As a child and teenager, I gradually drifted away from the sacrament of confession. I thought: One can alone get rid of ones sins and faults with the love of God. Why do I need to go to a priest? Why do I need confession? Why must I confess my sins to another person?
While making my first retreat, when I was sixteen years old, I had the opportunity to go to confession. At first I hesitated, but then a longing grew in me to open up to this new experience. I was not disappointed. The merciful love of God which I experienced in the dialogue with the priest, helped me to understand, “God has done all things well!”
From then on, regular confession became an important element of my spiritual journey. I learned that as a Missionary of the Precious Blood, this sacrament is the mystical source of the blood of Christ. I let the power of this blood, which was poured out on the cross for our reconciliation, flow in my heart wounded by sin, with its redeeming, liberating and forgiving power.
“We look,” so writes Clement of Rome to the Corinthians, “on the blood of Christ and we realize how valuable it is to his Father; “because shed for our salvation, it brought the world the grace of repentance”.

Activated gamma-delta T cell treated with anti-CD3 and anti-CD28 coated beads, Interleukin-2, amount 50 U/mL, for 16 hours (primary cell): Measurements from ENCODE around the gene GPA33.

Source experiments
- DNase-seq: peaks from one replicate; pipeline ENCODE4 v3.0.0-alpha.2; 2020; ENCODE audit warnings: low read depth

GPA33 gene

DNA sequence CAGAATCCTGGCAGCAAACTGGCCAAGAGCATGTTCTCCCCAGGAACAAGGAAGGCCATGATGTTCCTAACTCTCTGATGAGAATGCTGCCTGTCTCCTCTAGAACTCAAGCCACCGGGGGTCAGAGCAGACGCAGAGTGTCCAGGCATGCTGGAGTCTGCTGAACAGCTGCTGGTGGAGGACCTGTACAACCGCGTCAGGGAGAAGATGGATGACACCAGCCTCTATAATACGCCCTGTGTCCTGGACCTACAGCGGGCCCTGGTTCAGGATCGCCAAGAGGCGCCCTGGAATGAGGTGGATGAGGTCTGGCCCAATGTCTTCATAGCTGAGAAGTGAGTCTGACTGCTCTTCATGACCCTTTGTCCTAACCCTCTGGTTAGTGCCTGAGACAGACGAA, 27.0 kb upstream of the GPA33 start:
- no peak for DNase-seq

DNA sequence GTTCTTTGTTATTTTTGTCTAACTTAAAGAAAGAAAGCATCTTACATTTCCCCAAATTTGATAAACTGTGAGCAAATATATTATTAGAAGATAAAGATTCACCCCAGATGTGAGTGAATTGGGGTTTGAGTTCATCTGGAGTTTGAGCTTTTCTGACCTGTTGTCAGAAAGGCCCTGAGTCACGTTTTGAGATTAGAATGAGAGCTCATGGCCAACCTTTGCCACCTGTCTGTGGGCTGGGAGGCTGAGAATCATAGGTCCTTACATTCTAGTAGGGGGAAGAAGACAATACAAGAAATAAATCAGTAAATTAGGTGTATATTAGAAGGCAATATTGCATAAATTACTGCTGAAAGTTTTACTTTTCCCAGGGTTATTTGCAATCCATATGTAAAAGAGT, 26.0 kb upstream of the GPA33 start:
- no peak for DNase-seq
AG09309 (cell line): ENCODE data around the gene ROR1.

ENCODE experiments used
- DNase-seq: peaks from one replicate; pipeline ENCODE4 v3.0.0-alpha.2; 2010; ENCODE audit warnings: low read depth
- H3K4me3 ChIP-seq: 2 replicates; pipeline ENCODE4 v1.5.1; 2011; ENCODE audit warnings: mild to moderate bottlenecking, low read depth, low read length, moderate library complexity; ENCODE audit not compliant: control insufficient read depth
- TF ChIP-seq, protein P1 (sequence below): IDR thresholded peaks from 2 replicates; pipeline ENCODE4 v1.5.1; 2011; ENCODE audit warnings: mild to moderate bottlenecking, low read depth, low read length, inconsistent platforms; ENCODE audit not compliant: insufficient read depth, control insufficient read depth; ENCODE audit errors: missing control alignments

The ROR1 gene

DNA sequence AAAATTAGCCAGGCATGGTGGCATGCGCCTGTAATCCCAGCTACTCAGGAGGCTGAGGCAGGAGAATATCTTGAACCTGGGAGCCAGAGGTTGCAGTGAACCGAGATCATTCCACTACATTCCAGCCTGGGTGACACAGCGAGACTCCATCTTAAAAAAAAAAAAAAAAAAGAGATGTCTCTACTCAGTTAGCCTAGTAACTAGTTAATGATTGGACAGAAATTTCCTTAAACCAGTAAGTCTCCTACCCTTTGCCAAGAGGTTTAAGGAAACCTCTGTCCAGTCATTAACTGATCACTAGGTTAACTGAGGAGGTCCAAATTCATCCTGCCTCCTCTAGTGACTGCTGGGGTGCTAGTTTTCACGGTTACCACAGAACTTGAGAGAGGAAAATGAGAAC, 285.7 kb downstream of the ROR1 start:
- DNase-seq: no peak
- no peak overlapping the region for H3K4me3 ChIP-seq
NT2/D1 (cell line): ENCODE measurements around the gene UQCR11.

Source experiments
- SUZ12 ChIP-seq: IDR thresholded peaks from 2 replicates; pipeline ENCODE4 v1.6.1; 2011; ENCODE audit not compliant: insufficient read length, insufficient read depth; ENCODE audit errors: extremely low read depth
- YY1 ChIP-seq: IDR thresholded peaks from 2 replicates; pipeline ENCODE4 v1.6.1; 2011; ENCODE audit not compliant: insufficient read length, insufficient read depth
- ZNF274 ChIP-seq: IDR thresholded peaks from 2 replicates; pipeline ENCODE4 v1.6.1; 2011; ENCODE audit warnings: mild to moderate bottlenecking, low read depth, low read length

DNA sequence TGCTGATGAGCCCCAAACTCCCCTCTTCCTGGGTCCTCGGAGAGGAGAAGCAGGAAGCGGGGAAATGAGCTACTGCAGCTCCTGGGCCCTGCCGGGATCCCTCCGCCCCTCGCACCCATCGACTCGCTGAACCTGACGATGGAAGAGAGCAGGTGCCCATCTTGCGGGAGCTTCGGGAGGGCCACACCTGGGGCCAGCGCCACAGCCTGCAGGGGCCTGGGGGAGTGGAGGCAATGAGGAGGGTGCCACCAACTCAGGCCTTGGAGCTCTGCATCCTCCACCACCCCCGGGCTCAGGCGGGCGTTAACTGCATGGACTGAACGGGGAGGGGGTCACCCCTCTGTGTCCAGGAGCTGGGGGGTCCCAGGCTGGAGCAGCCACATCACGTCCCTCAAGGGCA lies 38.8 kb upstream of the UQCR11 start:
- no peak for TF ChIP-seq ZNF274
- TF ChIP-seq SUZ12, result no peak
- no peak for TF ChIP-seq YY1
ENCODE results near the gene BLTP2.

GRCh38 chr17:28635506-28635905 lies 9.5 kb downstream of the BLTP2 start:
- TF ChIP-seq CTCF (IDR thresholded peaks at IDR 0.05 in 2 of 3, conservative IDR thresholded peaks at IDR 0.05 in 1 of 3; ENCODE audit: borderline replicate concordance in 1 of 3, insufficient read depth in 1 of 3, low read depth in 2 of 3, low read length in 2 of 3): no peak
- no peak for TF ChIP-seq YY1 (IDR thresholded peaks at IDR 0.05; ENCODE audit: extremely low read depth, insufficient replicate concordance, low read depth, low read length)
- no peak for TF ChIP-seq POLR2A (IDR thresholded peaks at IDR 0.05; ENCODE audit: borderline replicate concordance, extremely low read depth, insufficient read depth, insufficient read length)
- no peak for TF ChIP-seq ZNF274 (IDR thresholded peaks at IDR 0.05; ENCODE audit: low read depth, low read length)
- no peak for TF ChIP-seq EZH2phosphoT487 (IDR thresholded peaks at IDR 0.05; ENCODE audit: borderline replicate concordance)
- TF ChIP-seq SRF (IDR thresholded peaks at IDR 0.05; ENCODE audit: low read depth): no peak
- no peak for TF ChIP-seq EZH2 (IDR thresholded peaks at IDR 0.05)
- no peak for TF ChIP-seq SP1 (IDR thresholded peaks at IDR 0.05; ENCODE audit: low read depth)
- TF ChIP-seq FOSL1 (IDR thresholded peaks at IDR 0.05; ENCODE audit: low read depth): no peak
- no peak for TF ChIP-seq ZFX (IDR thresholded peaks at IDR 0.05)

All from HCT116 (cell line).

This grace of repentance is effective in a unique way in the sacrament of reconciliation. The Catechism of the Catholic Church expresses this so in #1442: “Christ has willed that in her prayer and life and action his whole Church should be the sign and instrument of the forgiveness and reconciliation that he acquired for us at the price of his blood.
But he entrusted the exercise of the power of absolution to the apostolic ministry which he charged with the “ministry of reconciliation” (2 Cor 5:18). The apostle is sent out “on behalf of Christ” with “God making his appeal” through him and pleading: “Be reconciled to God” (2 Cor 5:20).
The Church has always taught that there are different forms and ways to express repentance. However it remains clear that the sacrament of reconciliation, established by Christ, whose dispensation is reserved for the ordained priesthood, remains indispensable, and permeates and animates the other forms of expression. Like any other sacrament, we meet Christ himself in the confessional. He is the doer, he absolves me from my sins, and he washes me with his precious blood.